Getting To The Normandy Beaches

There are two routes from the KMC area, one through Paris and one circling north of the city.  Either way, tolls will cost about 60-70 Euro one way. Michelin map #231 (Normandie) is almost a necessity, and is available in any gas station in the Normandy area. The map will save time and nerves, as the villages on the directional signs don’t appear on ADAC or other large scale maps.
North, avoiding Paris: ADAC recommends this route, with 200 kms of mixed two- and four- lane road between Reims and Rouen.  This route is usually slower due to local traffic, but is scenic and avoids the traffic tie-ups in Paris.  Plan on around 7-8 hours from Ramstein to Omaha Beach. 
South, through Paris: This all-autobahn route is about 1- 1 ˝ hours quicker if traffic moves through Paris.  Quoting an American who lives in Normandy: “If you are arriving on a Friday, try to leave Paris by around 1:00 PM. After that time, very intense and annoying traffic jams build up exiting the city.  You will arrive from Germany on the A4, enter the Periferique (beltway) at the Port de Bercy, and take either the Interior (shorter) or Exterior to the Porte d’Auteuil (also marked Rouen and A13) – exit there.  Plan to be well clear of this exit as early as possible on Friday afternoon.” It’s easier than it sounds. Leaving Ramstein either early in the morning or in mid-afternoon is recommended.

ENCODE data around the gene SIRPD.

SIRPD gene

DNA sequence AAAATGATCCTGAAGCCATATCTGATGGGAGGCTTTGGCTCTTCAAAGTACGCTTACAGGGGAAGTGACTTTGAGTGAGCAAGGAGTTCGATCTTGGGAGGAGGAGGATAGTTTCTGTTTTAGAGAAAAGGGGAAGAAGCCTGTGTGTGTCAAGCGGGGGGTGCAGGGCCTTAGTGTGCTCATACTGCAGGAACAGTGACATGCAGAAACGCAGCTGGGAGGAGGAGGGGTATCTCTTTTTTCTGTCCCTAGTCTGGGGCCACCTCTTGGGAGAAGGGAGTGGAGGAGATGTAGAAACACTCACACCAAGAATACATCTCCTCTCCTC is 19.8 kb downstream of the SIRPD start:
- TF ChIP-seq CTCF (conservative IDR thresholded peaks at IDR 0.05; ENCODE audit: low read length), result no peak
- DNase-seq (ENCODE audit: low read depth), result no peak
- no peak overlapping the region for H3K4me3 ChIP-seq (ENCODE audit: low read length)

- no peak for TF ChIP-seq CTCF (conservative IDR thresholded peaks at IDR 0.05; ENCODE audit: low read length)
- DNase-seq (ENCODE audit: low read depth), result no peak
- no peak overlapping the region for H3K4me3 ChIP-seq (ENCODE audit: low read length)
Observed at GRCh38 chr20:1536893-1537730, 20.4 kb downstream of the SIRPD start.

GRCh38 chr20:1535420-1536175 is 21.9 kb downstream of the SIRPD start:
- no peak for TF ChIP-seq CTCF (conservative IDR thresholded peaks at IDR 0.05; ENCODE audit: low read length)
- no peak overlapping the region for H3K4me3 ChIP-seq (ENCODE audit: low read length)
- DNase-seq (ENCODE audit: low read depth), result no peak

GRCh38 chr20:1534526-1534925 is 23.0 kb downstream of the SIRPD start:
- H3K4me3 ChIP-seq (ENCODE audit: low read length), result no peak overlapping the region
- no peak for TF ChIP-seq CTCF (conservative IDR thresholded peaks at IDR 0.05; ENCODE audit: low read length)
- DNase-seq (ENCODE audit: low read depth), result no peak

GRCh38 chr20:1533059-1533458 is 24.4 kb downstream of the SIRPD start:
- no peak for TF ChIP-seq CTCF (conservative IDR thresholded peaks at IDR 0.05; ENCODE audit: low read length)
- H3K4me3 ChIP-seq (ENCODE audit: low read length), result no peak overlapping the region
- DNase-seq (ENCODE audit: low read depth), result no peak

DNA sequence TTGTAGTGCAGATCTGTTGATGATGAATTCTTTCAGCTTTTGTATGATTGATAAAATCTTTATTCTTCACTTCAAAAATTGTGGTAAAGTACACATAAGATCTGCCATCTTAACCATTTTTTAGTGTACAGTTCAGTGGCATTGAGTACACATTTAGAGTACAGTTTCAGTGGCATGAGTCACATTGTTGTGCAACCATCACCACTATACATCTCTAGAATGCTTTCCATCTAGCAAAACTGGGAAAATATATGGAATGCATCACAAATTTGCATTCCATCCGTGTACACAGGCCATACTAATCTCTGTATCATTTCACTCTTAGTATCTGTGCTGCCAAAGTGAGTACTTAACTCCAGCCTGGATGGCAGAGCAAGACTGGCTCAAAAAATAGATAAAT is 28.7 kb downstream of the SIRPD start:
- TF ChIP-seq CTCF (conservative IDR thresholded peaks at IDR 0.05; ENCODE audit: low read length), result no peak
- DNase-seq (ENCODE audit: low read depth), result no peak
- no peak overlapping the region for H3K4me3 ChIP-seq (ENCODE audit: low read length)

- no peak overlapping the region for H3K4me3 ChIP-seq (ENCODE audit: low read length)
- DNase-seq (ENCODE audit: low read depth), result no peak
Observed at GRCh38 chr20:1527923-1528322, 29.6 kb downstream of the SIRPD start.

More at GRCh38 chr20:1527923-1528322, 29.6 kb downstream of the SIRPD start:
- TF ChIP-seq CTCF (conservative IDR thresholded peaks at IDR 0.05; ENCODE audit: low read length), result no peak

Train connections are also possible from the KMC, taking about seven hours through Paris to Bayeux. A transfer between stations via Metro is necessary in Paris, and takes about one hour - allow more if you are not familiar with the Metro.

My sister's family successfully did Normandy without a car by taking a train from Paris to Bayeux, walking to a hotel, and then taking a two-day guided tour. Check into a cheap group/family ticket for the train - they think saving the cost of a rental car made the guided tour economical.